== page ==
“Yes, and…”: Applying the principles of improvisation to teamwork

| May 26, 2017

I’ve been involved in some form of improvisational theatre for a lot of my life. The ability to come up with something fresh and exciting on the fly in partnership with other people? To me, there’s nothing more thrilling. What I’ve found is that learning the rules of improvisation has helped me in many other aspects of my life—like my work.

Yes, even when you’re making things up as you go, there are rules! Thankfully, they’re pretty simple and easy to start practicing. You don’t have to be part of an improv group to learn how to use and apply them when working with your team.

Don’t deny; always add to the scene

The first and most fundamental rule of improv is “Always agree.” Everything you and your scene partner say or do is true because this is the only way to keep the scene moving forward. If someone says, “Mwahahaha, I’ve bound you with my wizard powers!” you can’t just stand there and say, “No, you didn’t.” Rejecting your partner’s idea without suggesting an alternative leaves your partner to stand there impotently.

It’s not enough to simply say “Yes.” Saying “Yes…” and nothing else can be just as blocking as “No,” because you’re still forcing your partner to do all the work. Instead, you want to always want to elaborate on what they said.

This doesn’t mean blindly agreeing with everything anyone ever tells you, but rather that adding to a discussion is better than immediately shutting it down. You can say “Yes, and…” even while you’re saying “No” by acknowledging what your teammate or user is trying to communicate to you.

Pay attention

The most important skill for an improviser is paying attention. An interesting scene is one that flows—you and your scene partner get the hints you’re giving each other, validate each other’s ideas, and don’t try to force the scene down a particular path.

You can’t take what your scene partner gives you and roll with it if you don’t understand what they’ve given you. If you don’t know where the other person’s ideas are going, you can’t help them get there, or figure out where they could go from there.

In your next meeting or brainstorming session, take notice of how much time you spend listening and how much you spend trying to force everything to fit your ideas of how it should go. If you find yourself doing more of the latter than the former, commit to switching up the ratio next time.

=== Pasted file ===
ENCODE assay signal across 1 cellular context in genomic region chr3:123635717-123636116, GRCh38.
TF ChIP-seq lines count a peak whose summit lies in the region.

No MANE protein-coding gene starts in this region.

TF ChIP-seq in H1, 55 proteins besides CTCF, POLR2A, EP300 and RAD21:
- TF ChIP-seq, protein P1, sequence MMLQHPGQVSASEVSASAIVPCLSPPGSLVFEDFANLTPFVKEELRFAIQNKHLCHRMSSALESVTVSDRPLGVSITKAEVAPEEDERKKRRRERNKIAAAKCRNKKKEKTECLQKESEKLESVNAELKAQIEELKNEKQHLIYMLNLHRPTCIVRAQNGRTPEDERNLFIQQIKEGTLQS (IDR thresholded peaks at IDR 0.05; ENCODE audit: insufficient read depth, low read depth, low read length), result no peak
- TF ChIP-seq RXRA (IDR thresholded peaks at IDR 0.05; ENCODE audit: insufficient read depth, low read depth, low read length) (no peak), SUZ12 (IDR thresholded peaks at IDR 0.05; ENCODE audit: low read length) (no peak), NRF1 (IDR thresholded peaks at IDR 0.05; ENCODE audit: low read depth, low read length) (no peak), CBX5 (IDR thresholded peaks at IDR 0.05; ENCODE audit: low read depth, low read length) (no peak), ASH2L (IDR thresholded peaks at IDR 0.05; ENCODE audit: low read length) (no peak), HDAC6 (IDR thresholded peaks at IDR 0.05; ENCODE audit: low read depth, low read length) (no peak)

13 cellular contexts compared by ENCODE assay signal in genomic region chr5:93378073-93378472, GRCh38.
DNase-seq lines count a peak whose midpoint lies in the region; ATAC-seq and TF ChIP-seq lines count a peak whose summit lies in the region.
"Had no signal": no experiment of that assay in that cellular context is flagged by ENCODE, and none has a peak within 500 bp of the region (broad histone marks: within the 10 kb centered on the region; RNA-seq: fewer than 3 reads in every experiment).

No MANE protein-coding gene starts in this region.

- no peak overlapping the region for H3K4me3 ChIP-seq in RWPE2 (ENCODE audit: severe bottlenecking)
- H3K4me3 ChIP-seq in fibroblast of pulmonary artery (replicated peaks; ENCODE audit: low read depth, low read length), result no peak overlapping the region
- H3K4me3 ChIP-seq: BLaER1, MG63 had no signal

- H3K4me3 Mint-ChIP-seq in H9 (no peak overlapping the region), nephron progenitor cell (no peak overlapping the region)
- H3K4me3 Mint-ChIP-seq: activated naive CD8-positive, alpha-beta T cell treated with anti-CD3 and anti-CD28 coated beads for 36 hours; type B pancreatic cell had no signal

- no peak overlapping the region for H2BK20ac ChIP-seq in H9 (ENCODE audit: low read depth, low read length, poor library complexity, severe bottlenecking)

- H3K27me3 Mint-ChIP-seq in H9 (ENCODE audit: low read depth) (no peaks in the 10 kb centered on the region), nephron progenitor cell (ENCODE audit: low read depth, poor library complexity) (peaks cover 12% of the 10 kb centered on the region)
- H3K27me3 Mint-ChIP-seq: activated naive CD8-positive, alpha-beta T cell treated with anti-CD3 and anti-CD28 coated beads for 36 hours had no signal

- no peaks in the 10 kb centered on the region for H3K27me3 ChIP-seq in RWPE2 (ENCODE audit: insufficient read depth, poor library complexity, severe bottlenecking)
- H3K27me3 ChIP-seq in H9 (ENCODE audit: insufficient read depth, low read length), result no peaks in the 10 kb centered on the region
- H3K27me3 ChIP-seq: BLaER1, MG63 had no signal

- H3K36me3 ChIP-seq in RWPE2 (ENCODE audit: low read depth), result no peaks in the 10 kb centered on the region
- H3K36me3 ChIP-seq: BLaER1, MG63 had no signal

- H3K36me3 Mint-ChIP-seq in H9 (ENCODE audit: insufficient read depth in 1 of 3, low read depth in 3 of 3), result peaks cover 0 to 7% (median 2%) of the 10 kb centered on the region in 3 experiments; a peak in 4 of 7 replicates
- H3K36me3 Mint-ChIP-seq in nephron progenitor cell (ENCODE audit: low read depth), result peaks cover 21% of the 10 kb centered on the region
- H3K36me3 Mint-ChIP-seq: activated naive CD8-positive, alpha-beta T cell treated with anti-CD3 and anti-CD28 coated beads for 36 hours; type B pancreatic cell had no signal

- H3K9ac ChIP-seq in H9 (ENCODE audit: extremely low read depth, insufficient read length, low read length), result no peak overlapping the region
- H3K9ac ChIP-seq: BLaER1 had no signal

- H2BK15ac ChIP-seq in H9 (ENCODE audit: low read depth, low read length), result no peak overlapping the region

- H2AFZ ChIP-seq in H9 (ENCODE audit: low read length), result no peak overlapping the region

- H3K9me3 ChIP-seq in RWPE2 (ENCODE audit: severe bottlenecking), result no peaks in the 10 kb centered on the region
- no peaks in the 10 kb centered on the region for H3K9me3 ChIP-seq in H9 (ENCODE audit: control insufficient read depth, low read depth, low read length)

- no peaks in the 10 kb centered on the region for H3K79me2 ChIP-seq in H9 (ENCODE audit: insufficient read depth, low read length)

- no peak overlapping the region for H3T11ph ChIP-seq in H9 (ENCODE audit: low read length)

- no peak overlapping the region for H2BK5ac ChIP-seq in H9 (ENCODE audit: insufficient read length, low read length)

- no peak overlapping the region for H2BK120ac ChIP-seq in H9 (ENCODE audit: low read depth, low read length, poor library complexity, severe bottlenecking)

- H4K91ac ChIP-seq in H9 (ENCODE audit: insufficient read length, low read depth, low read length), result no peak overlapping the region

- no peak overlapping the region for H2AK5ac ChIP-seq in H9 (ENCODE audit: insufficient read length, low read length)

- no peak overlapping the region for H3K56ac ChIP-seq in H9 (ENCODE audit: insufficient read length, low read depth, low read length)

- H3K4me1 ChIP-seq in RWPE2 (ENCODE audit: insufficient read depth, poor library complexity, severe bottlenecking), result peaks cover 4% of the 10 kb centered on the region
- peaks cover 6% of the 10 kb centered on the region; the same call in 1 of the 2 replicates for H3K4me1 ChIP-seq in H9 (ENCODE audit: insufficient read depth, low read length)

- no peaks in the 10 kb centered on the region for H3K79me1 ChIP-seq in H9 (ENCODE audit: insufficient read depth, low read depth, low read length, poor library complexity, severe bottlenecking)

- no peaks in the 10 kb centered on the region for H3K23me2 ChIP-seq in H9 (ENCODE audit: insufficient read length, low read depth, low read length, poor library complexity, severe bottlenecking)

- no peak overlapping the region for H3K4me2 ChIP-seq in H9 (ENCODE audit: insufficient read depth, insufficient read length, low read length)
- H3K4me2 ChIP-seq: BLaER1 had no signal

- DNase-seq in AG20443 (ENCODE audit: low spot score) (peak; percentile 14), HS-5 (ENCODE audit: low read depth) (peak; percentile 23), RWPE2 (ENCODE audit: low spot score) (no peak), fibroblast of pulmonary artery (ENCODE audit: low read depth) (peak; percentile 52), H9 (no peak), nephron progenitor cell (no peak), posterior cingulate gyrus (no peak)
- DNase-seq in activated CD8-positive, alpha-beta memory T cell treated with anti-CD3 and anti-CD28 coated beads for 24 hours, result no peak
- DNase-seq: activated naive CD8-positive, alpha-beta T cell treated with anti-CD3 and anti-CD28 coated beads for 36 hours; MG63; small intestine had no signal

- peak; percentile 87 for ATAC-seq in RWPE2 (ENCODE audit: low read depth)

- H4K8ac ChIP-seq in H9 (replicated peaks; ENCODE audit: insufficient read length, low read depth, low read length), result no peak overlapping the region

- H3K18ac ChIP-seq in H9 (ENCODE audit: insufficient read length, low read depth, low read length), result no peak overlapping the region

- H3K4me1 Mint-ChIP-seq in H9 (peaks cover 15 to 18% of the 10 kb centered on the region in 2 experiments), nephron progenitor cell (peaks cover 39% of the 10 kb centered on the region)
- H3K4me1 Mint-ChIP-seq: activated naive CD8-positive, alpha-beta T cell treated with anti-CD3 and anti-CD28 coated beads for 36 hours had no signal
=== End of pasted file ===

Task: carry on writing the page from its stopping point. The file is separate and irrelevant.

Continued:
Make statements

One of the biggest impediments to an improv performance is lack of confidence. If you’re constantly second-guessing your instincts, you’re going to trip yourself up.

The beauty of improv is that you decide what is. If you decide your hand is a gun, it’s a gun. If you decide a whale is floating in the sky above you, guess what, every meteorologist in your made up world is confused and terrified now.

Improv teaches us to make statements and carry them through without burdening the premise by questioning. No one feels 100% confident all the time, but the more you act confident, the more you become confident. Instead of asking endless questions or fishing about for your teammates’ approval, try stating your case and letting it stand.

Make your scene partner look good

Improv is inherently about collaboration, not competition. You’re not there to one-up each other or fight for control; you’re creating something together, as a team.

The same is true with teamwork. To create the best chance for creativity, give teammates opportunities to contribute. Treat all ideas as valuable, and give credit where credit is due. By saying “Yes, and…” to them, you’re showing that their contributions matter, boosting confidence and allowing ideas to blossom.

The better you make your partner look, the better the scene or meeting is going to be—and as a result, the better you’re going to look. When everyone plays, everyone wins.

There are no mistakes, only opportunities

Even if you do everything as you should, mistakes and problems happen. You can’t always prevent them from happening, but you can learn from and embrace them.

When the unexpected happens in improv, you have two options: freeze up, and let the whole scene die; or integrate the change into the scene, and create something even better. When you choose the latter option, you’ll see that if the unexpected thing hadn’t happened, you may not have reached your most creative potential.

Even if you do everything “right,” problems can occur. By reframing mistakes as opportunities, it’s easier to roll with the punches and keep your cool under strain. In turn, it’ll be easier to turn a fail into a win, maybe even an epic win.

The next time something goes awry, ask yourself: what opportunities do you have now that you didn’t have before?

Of course, even when following these principles, it can be a challenge to keep things going. That’s what makes improvisation so fun! Of course, it may be intimidating at first, whether you’re trying them out in an improv group, a work meeting, or anywhere else. But the more you practice, the easier it gets.

Trust me, I’ve tested this. So has the whale that’s flying over your head right now…